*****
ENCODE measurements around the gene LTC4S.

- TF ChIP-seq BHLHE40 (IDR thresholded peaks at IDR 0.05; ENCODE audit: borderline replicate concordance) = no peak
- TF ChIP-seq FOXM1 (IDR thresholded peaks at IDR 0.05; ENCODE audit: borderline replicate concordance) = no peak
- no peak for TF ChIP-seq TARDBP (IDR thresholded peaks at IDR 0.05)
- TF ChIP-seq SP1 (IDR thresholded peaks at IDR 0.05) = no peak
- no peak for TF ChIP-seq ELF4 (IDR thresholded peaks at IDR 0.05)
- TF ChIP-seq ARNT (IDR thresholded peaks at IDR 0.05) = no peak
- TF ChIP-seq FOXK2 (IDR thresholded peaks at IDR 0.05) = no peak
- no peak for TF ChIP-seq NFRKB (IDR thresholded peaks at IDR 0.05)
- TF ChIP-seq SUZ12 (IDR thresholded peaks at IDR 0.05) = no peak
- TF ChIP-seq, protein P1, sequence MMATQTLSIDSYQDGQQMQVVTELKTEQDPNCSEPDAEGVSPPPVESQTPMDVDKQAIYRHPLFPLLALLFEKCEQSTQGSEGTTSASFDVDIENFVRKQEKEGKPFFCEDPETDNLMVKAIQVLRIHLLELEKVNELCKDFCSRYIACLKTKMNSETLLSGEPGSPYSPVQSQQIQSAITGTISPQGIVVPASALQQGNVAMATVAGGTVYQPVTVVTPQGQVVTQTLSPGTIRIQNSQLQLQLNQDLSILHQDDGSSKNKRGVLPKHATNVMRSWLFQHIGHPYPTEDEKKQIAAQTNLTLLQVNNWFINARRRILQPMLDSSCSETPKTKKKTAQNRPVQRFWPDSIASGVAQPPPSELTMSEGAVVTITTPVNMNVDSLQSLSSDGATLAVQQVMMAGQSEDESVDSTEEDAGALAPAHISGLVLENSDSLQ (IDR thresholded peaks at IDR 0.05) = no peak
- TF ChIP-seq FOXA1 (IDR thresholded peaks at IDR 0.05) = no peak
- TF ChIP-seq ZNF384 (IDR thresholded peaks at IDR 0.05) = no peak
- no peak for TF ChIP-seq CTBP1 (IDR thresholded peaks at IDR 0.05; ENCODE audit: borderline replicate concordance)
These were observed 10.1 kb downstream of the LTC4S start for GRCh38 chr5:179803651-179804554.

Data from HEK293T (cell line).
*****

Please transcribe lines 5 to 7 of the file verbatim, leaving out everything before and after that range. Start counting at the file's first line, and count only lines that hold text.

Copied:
- TF ChIP-seq SP1 (IDR thresholded peaks at IDR 0.05) = no peak
- no peak for TF ChIP-seq ELF4 (IDR thresholded peaks at IDR 0.05)
- TF ChIP-seq ARNT (IDR thresholded peaks at IDR 0.05) = no peak